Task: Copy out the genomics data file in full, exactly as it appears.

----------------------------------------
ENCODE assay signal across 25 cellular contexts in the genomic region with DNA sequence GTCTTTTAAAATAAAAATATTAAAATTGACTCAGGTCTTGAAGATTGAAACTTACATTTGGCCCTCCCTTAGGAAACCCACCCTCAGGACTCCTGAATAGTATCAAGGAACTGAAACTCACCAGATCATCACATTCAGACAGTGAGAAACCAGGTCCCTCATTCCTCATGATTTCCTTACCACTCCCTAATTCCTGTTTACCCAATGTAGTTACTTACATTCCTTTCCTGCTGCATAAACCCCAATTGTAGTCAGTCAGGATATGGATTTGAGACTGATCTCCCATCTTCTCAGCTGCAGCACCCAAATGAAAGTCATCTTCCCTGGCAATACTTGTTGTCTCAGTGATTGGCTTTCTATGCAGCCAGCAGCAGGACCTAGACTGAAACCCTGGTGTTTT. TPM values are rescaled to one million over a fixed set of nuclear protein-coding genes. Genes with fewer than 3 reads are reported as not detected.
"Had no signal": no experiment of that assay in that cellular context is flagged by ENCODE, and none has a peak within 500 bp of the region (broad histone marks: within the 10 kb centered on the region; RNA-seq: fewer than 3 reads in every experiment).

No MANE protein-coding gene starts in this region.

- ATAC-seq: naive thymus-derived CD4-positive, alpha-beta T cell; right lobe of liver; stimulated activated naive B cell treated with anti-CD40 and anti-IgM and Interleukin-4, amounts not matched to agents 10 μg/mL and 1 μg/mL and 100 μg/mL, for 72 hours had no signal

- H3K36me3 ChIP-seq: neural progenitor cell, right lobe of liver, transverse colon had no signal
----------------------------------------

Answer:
ENCODE assay signal across 25 cellular contexts in the genomic region with DNA sequence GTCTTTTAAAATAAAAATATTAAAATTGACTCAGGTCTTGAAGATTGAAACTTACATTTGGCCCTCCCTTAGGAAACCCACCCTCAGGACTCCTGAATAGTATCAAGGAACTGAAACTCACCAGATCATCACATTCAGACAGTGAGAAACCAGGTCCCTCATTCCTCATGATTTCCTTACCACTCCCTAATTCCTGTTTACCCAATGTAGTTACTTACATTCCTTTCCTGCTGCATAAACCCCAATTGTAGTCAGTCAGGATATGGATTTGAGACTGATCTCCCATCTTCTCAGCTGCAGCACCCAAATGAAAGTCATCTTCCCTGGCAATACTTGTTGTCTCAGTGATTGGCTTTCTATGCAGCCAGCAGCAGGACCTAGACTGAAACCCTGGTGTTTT. TPM values are rescaled to one million over a fixed set of nuclear protein-coding genes. Genes with fewer than 3 reads are reported as not detected.
"Had no signal": no experiment of that assay in that cellular context is flagged by ENCODE, and none has a peak within 500 bp of the region (broad histone marks: within the 10 kb centered on the region; RNA-seq: fewer than 3 reads in every experiment).

No MANE protein-coding gene starts in this region.

- ATAC-seq: naive thymus-derived CD4-positive, alpha-beta T cell; right lobe of liver; stimulated activated naive B cell treated with anti-CD40 and anti-IgM and Interleukin-4, amounts not matched to agents 10 μg/mL and 1 μg/mL and 100 μg/mL, for 72 hours had no signal

- H3K36me3 ChIP-seq: neural progenitor cell, right lobe of liver, transverse colon had no signal